Ron Richards has made good on his promise. During his wife’s fight against cancer, she asked him to write about his experience as her caregiver to help others who might be in the same situation.
“It's entitled Dodging Dandelions and is a narrative of our life together,” Richards says of his new book. “In Dodging Dandelions I often speak of the difficult times we faced. But the bottom line always came down to a determination to remain positive in order to move forward in life. The book regularly speaks to that and is a testament to how a family can still have a life full of adventure and wonderful times in spite of seemingly insurmountable obstacles.”
Sara Richards, Ron’s wife of 30 years, died in 2005 after a 22-year fight against cancer. “It was a devastating time in so many ways,” he says candidly. “Her constant struggle to stay just a bit ahead of the cancer; the awful treatments; the stress and strain of a new normal, financially; the plethora of costs that insurance didn't cover; the emotional roller coaster that is the road traveled when one has terminal cancer; and a variety of other challenges.”
Those other challenges included Ron’s own cancer fight with kidney cancer. “Fortunately, it was managed surgically, but I had a second round of it a year after she died with surgery again treating it,” he recalls.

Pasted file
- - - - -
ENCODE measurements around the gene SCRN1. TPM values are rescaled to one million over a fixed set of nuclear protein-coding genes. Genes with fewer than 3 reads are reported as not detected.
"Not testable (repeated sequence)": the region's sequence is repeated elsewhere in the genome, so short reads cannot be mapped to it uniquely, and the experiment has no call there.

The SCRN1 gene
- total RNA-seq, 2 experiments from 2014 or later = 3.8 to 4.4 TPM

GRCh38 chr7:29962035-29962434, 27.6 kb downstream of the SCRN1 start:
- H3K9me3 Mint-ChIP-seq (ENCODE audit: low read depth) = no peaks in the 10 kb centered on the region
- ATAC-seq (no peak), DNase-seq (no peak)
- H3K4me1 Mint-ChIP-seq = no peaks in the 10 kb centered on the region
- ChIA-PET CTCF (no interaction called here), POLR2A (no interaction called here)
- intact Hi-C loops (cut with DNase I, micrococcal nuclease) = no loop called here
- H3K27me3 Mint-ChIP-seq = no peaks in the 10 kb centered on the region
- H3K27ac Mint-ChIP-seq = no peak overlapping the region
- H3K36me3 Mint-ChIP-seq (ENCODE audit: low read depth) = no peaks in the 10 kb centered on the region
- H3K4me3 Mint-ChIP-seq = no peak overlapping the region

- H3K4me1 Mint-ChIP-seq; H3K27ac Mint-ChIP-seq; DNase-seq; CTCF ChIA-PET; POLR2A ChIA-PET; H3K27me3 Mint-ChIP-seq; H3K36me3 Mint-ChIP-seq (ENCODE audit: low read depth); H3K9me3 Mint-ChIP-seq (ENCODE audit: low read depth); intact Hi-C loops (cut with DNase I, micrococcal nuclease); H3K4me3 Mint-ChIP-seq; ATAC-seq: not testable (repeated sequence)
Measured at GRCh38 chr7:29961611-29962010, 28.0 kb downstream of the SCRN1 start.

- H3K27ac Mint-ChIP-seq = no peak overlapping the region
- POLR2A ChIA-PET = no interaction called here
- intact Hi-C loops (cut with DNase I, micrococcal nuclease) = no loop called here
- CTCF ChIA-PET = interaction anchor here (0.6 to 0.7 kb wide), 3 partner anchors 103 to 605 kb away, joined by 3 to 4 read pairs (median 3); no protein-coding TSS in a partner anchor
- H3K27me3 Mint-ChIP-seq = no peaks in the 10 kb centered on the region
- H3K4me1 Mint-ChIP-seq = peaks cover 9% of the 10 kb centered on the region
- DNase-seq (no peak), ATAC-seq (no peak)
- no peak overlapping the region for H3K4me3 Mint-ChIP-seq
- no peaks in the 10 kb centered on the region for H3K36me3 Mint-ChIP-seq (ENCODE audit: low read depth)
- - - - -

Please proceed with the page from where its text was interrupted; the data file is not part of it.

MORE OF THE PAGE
Richards, 61, is a former sportswriter and communications professional, who now lives in Castle Rock, Colorado with his second wife and stepdaughter. He and Sara had a son and adopted a daughter from Korea who had severe mental health issues, which required institutionalization.
One bright spot in this excruciatingly difficult time: a generous and kind employer. Championship Auto Racing Teams, an Indy car racing sanctioning organization in Detroit gave Richards a year’s salary and benefits with the directive to enjoy the time with his wife now as the retirement they would never have together. They were able to travel and see friends for a year.
“I believe the biggest challenge for us men as we care for others is to accept the emotions and feelings we experience as being a good thing,” Ron says. “Too often, we tend to suppress those thoughts and feelings. It lightens the load when you communicate openly, honestly and often."
Learn more about Ron and Dodging Dandelions at his website, www.dodgingdandelions.com.